Held Together by Love

holding a baby's hand

Our earliest attachment experiences—for better and for worse—have a deep and profound impact on the moments in our current, day-to-day lives. Here, Becky Allender writes about recent weekend of anguish and self-doubt, during which the rich memory of past embraces allowed her to offer a moment of care and comfort. This post originally appeared on Red Tent Living.

My son and daughter-in-law needed a break. I needed time with Elsa since Dan was on the road. Sometimes needs just come together. I had only a few hours to get ready for my favorite three-and-a-half year-old. I finished some indoor chores and then put on my gardening gloves and began weeding before they dropped her off.

Out of the blue, while pulling unwanted grass beneath the heather bushes, I thought back to my early childhood Saturday nights, when my sister and I would be dropped off at my grandparents’ home on Wyandotte Road in Grandview, Ohio. In the front yard was the “Becky Tree,” and in the backyard was the “Judy Tree” for my older sister. We would sometimes sit on the wicker chairs on the front porch and listen to the leaves gently blowing on a hot summer day. If we were good, we got to walk in our seersucker shorts and matching midriff tops to the corner drug store and buy a lime or root beer popsicle.

Becky1My grandmother would often make applesauce with the apples from the Judy Tree. We would get to stand on metal chairs that rocked while my grandfather had his hand nearby in case we lost our balance as we helped pick the apples.

In the winter my sister and I would help my grandmother mash the potatoes. My grandparents’ bedroom was downstairs and there were two bedrooms upstairs. My grandmother would walk us up the dark walnut stairs, and after we said our prayers she would always say, “Nighty night and don’t let the bedbugs bite” before she turned off the light.

I remember the pace of life being so much slower than at our home. My grandparents would sit and talk to us. We were graced with smiles and laughter. They had a swing set in their backyard and would push us for hours, or so it seemed. There was only one bathroom, and I don’t remember anyone rushing to get to it first or waiting outside the bathroom door with impatience.

I have a picture of my last birthday dinner celebration at their home when I turned five. I guess I was allowed to carry my own cake into the dining room with the candles lit (with my grandparents beside me) while everyone sang happy birthday.


I really loved going to their home. A few months later they moved to St. Petersburg, Florida. I wrote to them every month, and my grandmother would write me back. She always signed every letter, “Oceans of love, Grandma and Granddaddy.”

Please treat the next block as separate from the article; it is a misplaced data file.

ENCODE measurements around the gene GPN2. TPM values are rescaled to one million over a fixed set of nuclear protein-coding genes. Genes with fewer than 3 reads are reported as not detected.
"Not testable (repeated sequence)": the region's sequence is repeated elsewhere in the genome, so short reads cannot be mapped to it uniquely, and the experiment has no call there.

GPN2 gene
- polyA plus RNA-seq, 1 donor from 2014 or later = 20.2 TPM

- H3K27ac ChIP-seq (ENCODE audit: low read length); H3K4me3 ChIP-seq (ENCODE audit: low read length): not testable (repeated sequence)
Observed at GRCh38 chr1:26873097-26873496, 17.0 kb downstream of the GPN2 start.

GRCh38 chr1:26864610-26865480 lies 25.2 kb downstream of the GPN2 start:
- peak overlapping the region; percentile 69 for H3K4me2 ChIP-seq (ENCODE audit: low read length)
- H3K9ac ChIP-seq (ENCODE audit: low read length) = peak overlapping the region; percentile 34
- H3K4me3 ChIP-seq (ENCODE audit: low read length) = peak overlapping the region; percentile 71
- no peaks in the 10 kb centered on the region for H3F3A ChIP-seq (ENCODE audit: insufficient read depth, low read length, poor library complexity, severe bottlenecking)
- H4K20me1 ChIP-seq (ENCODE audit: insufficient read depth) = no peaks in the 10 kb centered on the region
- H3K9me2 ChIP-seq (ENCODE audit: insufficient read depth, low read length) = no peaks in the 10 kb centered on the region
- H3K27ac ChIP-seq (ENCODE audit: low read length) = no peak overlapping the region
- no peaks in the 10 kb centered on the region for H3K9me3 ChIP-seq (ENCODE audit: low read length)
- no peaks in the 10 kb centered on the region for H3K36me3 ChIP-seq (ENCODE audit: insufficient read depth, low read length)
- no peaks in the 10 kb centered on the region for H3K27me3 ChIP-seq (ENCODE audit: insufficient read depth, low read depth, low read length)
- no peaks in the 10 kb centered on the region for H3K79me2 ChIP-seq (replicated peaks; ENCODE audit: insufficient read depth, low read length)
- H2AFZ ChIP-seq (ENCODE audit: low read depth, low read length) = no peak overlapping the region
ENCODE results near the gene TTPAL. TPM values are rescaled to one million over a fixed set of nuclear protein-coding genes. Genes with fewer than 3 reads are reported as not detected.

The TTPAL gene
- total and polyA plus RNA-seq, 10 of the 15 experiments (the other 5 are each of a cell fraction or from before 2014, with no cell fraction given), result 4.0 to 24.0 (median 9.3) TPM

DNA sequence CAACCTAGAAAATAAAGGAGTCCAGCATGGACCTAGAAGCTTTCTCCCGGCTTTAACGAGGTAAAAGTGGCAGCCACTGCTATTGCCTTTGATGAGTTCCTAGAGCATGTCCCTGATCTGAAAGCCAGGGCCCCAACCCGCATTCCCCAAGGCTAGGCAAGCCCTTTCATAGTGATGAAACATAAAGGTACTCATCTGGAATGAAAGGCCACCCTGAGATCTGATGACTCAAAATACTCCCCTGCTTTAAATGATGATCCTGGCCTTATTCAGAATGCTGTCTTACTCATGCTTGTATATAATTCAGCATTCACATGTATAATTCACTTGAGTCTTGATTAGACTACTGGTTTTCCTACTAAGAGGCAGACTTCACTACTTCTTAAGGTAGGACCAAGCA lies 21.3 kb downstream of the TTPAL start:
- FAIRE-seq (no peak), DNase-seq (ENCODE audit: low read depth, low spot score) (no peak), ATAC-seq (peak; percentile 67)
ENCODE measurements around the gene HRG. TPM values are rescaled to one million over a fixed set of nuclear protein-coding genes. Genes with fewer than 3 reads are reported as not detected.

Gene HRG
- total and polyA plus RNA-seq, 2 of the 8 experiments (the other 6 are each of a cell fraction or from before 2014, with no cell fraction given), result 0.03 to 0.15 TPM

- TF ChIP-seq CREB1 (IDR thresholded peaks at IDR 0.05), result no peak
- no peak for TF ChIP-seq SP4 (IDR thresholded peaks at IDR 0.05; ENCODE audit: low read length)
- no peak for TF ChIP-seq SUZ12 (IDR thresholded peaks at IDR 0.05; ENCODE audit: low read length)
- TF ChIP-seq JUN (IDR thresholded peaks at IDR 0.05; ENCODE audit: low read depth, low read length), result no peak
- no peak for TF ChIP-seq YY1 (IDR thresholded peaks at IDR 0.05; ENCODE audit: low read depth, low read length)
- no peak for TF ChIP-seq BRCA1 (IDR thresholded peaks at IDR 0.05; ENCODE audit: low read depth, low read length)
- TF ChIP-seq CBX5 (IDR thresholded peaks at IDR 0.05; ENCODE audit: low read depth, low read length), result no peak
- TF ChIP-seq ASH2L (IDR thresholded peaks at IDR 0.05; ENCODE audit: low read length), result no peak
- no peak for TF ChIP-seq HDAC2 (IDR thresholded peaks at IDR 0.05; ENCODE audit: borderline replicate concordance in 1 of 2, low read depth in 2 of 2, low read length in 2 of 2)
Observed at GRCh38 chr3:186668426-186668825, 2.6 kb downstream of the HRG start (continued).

In the span of a life, I had very few days with my grandparents. I would visit them on family vacations, but those trips were few and far between.

What is an embrace? Is it just the physical arms that enfold our bodies? Or is it the love that extends beyond numbered weekends of care?

Could there have been one hundred embraces from my grandparents in a lifetime? Is it the number that matters?

What deep pathways of love were grooved in our hearts and minds in our young years?

Those memories are a refuge in a world that feels progressively harder and scarier. I use them like a withdrawal from a bank account that never runs out. Those embraces have given me a gift that cost seconds but gives a return on investment unlike any worldly security. They are like a treasure we harvest, whether it has been a good year of gardening or not. As the weight and uncertainty of life bears down, I reach back into my heart and wonder how much they worried and suffered during the lifetime they were handed.

The weekend that I watched Elsa turned into a time of deep anguish and self-doubt. The roots of the war came from wrestling with new risks that I was taking in my life. The kingdom of darkness assaulted me, and I felt disqualified from doing even things I knew I could do.

I took Elsa to church, and when the children were dismissed I went to help in Elsa’s class. I felt inadequate in every way. I could not fly like a butterfly or walk like an elephant when “Miss Debby” sang and played her guitar. I could not help a young two-and-a-half year-old sit on my lap to quiet her. I was unable to return to a glorious celebration of our new pastor who was installed that morning. It seemed impossible to go to a church lunch and be with people.

I took Elsa to her home and drove home with such sorrow. The day was beautiful and I was in a dark pit. I was burdened and fearful, and I felt too shy to walk in our yard in case neighbors would see me.

Soon after, Dan called in the midst of a travel nightmare. His day had turned from a simple flight home to 17 hours of misery. He was furious and overwhelmed with exhaustion. As we talked, I knew he didn’t want care, but he was desperate for relief. I couldn’t do a thing to take him out of his pain, and it was easier to wish him well and go back to my doubt.

But I didn’t. I don’t know how I had the courage to invite him to comfort, but I asked if I could pray for him. I heard a ten second hesitation and the silence felt deafening. He quietly said: “Yes. I need you to pray.”

I reached deep and found the embraces from decades ago, and then offered them to a man I adore. I spoke words of truth about his heart and the darkness of his moment, and my desire for him surrounded him like holding him in my arms. I could tell his war was not over, but I could tell he was calmer and knew he was loved. The investment offered to us by the arms of love always opens the heart to receive the stranger among us, even when we are estranged.